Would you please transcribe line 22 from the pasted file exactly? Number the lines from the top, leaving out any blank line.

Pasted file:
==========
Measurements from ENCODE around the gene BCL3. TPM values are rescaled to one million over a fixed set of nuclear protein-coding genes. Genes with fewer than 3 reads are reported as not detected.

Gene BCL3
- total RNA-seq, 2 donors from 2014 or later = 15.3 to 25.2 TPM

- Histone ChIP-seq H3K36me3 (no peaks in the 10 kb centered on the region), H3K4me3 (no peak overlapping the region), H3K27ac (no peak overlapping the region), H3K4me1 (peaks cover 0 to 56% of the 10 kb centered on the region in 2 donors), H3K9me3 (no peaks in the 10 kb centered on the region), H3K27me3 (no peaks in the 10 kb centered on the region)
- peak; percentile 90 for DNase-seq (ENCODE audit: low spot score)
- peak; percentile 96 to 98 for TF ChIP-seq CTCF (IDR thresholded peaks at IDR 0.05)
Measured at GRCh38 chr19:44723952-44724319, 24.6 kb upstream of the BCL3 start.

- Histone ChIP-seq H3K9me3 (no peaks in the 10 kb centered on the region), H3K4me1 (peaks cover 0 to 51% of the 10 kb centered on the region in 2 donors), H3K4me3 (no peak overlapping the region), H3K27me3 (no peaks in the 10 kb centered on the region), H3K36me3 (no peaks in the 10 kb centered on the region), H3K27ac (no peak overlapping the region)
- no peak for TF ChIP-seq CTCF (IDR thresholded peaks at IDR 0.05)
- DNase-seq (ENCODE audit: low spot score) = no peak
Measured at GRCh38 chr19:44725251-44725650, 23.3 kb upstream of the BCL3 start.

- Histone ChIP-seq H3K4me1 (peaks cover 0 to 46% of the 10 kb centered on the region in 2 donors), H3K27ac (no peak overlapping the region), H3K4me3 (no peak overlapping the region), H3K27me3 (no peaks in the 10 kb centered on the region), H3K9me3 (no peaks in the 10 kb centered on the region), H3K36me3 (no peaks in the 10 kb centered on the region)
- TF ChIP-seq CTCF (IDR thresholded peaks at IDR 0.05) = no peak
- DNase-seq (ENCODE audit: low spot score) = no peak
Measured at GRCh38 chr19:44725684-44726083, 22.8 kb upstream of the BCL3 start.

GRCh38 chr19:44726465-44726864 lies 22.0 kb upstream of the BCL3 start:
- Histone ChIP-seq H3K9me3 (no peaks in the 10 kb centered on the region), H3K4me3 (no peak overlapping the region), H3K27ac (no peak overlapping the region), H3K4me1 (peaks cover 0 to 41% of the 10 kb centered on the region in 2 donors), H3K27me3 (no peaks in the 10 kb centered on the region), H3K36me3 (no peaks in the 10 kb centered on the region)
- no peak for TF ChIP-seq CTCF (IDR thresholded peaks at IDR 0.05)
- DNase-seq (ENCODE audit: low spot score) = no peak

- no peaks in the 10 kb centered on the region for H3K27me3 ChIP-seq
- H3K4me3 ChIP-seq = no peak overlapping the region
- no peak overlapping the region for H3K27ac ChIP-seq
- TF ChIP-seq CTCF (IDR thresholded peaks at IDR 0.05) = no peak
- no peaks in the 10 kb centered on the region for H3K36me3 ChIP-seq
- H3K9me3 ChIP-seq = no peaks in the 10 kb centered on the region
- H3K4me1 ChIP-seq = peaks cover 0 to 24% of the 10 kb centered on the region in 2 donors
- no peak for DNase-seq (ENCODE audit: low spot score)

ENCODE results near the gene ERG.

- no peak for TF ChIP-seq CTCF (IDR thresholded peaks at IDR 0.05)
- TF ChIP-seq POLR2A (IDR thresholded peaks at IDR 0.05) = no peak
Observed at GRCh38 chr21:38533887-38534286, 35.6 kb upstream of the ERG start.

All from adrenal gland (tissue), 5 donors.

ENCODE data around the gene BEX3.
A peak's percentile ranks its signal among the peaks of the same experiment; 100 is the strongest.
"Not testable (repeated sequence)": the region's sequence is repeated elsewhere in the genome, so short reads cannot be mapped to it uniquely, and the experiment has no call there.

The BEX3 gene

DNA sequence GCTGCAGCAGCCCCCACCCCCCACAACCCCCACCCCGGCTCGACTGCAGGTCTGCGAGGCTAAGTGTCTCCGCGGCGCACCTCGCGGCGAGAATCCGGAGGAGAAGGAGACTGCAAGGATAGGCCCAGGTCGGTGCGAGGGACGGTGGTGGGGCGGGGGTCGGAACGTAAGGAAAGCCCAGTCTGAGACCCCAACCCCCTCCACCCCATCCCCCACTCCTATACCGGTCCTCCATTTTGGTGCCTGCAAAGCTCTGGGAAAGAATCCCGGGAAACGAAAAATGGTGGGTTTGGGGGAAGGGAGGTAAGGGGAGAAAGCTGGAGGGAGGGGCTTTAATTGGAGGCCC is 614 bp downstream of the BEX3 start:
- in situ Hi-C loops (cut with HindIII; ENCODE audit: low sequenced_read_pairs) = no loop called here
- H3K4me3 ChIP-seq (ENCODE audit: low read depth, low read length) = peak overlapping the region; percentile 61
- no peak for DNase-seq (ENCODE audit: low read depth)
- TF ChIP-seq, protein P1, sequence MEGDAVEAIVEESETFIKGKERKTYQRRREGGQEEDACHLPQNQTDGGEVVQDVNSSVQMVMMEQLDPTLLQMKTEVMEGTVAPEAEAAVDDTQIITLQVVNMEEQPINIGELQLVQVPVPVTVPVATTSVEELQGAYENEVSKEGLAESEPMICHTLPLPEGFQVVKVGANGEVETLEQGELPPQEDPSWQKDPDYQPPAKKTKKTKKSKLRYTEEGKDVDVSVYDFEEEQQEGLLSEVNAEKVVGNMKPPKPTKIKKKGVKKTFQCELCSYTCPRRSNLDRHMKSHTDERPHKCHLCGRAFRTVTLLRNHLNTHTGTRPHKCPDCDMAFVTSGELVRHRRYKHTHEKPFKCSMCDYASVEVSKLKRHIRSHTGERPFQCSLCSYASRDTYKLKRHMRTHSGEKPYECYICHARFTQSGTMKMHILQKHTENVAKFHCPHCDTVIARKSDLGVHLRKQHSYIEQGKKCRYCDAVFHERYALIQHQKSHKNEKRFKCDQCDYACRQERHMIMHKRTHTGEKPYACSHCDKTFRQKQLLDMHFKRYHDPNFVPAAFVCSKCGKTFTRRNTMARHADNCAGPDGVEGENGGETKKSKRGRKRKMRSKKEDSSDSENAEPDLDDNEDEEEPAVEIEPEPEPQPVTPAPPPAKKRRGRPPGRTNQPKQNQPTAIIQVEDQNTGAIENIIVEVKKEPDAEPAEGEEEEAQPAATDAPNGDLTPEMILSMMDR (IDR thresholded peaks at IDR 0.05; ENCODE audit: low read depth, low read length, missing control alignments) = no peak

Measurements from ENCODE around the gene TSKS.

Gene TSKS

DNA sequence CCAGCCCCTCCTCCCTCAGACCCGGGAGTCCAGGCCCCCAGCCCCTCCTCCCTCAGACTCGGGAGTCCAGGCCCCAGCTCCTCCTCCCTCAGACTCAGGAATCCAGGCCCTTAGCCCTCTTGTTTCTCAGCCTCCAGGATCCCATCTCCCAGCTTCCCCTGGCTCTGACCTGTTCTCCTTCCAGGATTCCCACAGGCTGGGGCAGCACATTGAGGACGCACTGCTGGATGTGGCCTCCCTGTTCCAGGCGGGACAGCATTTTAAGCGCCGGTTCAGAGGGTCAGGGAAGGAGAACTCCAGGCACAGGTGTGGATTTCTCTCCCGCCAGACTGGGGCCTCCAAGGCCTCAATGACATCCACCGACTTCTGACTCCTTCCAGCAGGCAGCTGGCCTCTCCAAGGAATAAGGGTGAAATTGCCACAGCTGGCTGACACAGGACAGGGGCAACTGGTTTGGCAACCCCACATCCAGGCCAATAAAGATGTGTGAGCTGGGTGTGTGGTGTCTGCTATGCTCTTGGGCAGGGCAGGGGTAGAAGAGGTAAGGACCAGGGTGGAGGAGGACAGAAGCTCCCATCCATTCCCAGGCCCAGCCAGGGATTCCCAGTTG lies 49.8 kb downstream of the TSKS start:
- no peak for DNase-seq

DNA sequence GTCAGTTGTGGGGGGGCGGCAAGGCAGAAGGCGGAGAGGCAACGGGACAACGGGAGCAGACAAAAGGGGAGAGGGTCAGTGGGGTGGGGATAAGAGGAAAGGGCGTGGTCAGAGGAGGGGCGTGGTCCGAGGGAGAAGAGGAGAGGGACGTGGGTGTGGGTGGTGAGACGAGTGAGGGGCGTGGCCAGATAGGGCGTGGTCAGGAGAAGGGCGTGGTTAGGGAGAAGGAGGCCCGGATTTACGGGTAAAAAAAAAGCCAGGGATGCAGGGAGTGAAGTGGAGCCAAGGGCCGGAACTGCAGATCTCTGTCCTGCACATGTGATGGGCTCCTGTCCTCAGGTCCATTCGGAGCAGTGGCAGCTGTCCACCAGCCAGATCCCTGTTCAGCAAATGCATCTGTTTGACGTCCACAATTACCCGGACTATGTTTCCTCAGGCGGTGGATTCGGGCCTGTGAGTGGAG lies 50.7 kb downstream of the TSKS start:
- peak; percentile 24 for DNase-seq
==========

- no peak overlapping the region for H3K27ac ChIP-seq